Friday, January 27, 2012

On Mozart's birthday we do this?

Some of you may have already seen this commercial recently released by JC Penney:

The music is from selections of Mozart's Requiem Mass, K. 626, the last work he ever wrote which he never completed (It was completed, however, by his pupil Franz Sussmayer; what you see in the movie Amadeus is not fact). It is one of the most famous Requiems of all time. So today, as we celebrate Mozart's birthday which occurred 257 years ago, we are reminded of his great enduring works as they are used to promote sales at JC Penney. Sadly, this is not the first time a requiem mass has been used to promote a particular store or brand. The Dies Irae from Verdi's Requiem has been used in car commercials.

I doubt anyone realizes what the text says. If they understood Latin and their audience understood Latin, maybe they would hesitate. The text of the Dies Irae was written in the middle ages perhaps between 1200 and 1300. The traditional author is Thomas de Celano though others have been suggested such as Bernard of Clairvaux. The Latin Text is a seuquence hymn which is centered around the day of judgment.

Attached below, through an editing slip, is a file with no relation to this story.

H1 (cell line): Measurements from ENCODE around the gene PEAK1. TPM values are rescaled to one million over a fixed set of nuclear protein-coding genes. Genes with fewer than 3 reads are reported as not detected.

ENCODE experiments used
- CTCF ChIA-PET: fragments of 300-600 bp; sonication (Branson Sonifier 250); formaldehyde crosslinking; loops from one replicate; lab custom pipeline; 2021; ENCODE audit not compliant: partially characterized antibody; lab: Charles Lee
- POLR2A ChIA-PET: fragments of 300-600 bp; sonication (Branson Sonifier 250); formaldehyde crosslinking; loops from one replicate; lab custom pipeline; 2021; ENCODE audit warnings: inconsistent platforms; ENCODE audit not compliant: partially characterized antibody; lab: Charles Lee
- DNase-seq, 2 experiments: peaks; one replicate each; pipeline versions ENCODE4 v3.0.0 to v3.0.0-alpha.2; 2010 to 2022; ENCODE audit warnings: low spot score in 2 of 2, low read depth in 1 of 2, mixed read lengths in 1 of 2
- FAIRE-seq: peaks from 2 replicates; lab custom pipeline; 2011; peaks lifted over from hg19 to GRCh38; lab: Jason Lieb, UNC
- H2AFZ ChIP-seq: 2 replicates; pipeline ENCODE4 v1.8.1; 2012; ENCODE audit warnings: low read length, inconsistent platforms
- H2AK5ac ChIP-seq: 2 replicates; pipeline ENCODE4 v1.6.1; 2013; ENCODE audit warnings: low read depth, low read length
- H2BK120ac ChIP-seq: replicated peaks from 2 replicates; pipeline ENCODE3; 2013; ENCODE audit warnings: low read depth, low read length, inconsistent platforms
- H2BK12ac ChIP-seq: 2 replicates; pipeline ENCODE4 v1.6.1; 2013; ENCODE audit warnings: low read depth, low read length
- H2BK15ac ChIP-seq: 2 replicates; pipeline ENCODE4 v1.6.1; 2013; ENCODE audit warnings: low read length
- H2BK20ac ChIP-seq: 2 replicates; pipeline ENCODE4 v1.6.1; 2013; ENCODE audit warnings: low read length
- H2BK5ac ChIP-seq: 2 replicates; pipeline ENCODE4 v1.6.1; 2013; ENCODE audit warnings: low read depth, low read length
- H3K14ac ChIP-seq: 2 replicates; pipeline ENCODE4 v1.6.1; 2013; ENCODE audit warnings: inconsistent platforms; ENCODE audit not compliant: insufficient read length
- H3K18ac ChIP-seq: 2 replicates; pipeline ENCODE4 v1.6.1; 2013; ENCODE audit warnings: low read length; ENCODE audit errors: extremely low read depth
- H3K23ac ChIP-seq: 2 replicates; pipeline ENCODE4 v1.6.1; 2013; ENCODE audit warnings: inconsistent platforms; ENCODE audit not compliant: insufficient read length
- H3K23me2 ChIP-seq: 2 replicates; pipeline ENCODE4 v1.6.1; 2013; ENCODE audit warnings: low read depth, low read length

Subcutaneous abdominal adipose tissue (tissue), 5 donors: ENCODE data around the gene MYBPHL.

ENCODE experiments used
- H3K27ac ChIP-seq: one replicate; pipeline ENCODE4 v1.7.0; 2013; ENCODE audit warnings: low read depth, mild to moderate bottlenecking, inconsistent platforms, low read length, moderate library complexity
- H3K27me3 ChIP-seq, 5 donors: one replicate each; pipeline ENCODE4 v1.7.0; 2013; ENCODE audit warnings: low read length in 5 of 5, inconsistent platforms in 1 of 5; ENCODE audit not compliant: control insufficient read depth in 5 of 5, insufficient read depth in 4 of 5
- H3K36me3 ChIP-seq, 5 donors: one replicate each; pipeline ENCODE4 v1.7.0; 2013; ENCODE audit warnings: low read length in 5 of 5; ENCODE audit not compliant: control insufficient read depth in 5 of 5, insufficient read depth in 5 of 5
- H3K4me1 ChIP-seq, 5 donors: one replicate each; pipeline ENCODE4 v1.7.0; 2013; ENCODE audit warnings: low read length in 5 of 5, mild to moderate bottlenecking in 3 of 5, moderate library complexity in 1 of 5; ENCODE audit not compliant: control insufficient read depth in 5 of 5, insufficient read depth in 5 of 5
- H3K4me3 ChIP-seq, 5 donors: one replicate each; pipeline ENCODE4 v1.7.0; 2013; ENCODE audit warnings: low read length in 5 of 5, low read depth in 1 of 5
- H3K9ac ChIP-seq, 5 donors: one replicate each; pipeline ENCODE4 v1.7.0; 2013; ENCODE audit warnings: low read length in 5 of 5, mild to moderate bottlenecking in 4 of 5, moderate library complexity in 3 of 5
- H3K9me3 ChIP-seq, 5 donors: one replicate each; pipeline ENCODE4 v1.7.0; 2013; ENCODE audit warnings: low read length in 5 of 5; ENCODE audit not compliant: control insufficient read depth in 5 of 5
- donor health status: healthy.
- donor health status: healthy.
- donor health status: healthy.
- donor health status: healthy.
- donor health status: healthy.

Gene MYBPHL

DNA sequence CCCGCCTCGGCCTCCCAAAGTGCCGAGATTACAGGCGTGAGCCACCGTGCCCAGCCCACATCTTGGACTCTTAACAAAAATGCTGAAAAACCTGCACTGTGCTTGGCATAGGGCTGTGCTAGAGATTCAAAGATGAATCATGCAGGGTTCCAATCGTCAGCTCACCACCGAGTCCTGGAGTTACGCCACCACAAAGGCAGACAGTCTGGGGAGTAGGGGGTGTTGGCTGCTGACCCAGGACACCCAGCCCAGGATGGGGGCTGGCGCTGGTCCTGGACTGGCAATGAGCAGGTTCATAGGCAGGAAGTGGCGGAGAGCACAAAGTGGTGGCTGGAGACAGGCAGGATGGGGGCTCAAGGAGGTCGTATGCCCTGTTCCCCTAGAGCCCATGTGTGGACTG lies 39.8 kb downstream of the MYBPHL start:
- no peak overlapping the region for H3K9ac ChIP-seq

The text reads:

Dies irae, dies illa
solvet saeculum in favilla
teste David cum Sibylla.

Quantus tremor est futurus
Quando iudex est venturus
Cuncta stricte discussurus.

The translation:

The Day of Wrath, that day
When the earth is consumed in ash
As David prophesied with the Sibyl.

How great an earthquake there will be
When the judge is seated
about to reveal all hidden things.

I doubt this is the case, but if JC Penney had done any bit of homework, could they conclude that perhaps it is a bit over the top to play a hymn of the last judgment and equivocate it with missing a sale? Again, I doubt it.

One thing I find interesting even more is that as much as many Christian churches are seeking to incorporate the tunes of the world into their version of "heavenly" worship, the advertisement community largely looks to the classical world, and especially its religious music, to sell its wares. I'm sure Mozart would be most relieved to know that his music written for the church was now being used to promote a store. Is it any wonder then that the youth of this country are confused when it comes to "church music?" The church music they are hearing is what they are hearing on TV and hearing on radio.

I really doubt that the persons behind this commercial put any more thought into it than thinking about a work that is, even by today's musically illiterate population, still known and that it is in minor key, conveys the sense of depression that so many people feel whenever they miss a sale. But, does anyone remember when good church music was actually used in the church?

Happy birthday, Mozart. A fine tribute to your great contributions to mankind.

No comments:

Post a Comment